At 2 p.m. on Monday afternoon, I walked into ESPN Radio 850/900 in Weimer Hall to prepare for my weekly radio show.

There were certain things I planned to discuss.

Tiger Woods dropping a ball.

A South Carolina base runner falling between third base and home plate.

The 10 greatest baseball movies of all time.

Then, none of that mattered anymore.

Within an hour of arriving at work, news broke of two explosions at the Boston Marathon finish line that killed three people and injured more than 100 others.

In the minutes following the blasts, pictures surfaced online that simultaneously gave you chills and warmed your heart. 

Two bystanders were tending to a female spectator with an injured leg. 

Three other pedestrians were helping a first responder care for another injured woman. 

Another non-rescue worker was assisting someone who had lost his right leg below the knee.

Civilians were actually running toward the danger to help.

Three policemen rushed to the aid of an elderly runner who had the misfortune of approaching the finish line just as the bombs went off.

The stories that later emerged from the chaos only struck an even deeper chord.

That old man — 78-year-old Bill Iffrig — got up and finished the race after collapsing immediately following the explosions.

One of the three deaths resulting from the accident was an 8-year-old boy named Martin Richard.

His mom was in critical condition after undergoing serious brain surgery as a result of the explosion.

His sister lost a leg.

And perhaps the most amazing story in the aftermath of Monday’s tragedy were reports that multiple marathoners continued running to area hospitals to give blood after completing the race.

The generosity of those runners and others led to the Red Cross of Eastern Massachusetts Tweeting it had enough blood thanks to the generosity of those who had already donated.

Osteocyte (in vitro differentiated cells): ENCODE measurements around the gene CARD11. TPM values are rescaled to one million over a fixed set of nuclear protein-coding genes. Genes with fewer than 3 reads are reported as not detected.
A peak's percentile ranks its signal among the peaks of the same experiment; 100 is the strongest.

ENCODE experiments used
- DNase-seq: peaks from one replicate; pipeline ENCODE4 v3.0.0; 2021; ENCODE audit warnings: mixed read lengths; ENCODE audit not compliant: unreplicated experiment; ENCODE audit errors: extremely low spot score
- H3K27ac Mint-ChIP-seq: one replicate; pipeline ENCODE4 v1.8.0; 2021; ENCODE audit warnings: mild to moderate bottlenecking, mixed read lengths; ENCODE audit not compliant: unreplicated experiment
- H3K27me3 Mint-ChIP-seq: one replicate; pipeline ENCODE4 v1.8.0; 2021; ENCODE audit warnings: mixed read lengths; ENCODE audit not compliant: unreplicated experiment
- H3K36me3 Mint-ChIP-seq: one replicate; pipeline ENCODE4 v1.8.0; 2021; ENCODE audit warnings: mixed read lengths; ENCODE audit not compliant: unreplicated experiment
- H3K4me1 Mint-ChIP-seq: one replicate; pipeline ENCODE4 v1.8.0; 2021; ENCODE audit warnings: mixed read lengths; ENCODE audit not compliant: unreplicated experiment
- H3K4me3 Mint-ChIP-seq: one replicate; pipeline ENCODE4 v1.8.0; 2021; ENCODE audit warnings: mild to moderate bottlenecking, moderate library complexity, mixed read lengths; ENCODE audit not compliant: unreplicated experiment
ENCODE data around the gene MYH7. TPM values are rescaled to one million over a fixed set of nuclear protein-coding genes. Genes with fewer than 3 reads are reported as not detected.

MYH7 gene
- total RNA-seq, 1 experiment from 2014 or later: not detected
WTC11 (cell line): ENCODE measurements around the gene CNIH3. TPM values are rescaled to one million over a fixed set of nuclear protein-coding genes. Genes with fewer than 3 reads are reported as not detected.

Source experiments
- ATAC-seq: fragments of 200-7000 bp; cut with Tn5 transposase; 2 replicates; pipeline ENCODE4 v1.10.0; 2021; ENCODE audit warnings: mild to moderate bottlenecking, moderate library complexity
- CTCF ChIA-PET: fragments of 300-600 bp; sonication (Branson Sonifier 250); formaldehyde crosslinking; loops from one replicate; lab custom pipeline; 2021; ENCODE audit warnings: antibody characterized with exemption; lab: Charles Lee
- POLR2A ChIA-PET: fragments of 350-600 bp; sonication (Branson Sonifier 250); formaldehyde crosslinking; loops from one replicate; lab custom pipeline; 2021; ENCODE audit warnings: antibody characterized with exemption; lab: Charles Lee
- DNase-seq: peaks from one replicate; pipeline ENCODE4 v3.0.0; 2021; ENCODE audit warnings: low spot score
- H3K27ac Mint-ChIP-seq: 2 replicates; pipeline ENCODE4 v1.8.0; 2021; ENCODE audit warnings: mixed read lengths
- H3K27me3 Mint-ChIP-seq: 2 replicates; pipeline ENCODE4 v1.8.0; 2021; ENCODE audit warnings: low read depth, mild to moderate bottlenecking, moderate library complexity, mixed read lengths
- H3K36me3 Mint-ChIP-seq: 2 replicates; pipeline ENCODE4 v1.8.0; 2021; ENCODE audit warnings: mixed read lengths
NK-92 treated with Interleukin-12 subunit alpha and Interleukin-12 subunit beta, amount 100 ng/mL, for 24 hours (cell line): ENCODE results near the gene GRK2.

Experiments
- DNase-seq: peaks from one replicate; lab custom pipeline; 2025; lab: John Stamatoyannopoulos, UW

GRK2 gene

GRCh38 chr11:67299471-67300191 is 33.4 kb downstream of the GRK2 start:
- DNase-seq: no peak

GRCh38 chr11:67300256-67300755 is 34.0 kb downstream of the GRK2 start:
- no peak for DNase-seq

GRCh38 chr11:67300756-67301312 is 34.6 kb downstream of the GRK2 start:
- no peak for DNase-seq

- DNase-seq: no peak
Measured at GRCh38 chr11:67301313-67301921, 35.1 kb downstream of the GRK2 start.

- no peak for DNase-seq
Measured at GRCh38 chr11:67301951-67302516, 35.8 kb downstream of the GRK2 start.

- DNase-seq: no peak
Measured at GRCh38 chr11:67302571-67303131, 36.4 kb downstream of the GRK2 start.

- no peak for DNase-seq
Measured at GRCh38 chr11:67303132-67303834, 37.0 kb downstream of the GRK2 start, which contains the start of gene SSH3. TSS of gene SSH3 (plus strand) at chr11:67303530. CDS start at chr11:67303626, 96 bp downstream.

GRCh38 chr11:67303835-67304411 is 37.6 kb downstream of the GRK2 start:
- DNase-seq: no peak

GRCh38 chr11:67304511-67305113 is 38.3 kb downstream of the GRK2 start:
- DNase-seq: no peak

How the hell can people talk about anything else on a sports radio show that begins 3 hours after such a horrific event?

Well, because so little information had been confirmed at that point, we had to discuss Tiger’s drop, great baseball movies and UF baseball, but it felt wrong. 

On any other day, that’s a normal slate of topics.

On Monday, nothing could have felt more trivial.

My ultimate goal is to write and talk about such things for a living.  But Monday’s tragedy in Boston was a terrible yet necessary reminder that if I reach my professional goal, I won’t be covering what is most important. 

The moment the first bomb detonated, it ceased to be a sports story and became one of life and death, good and evil and widespread courage.

Sports can give you memorable moments in which athletes do great things, help others and show their human side.

But rarely does this involve anyone putting his or her life on the line to save another.

Keep the people of Boston, the victims and their families in your thoughts these next few weeks. 

But just as importantly, the next time the Gators or any other team you cheer for loses, remember it really isn’t a big deal.

Because things could be worse for you. 

Much worse.

Contact Josh Jurnovoy at [email protected].

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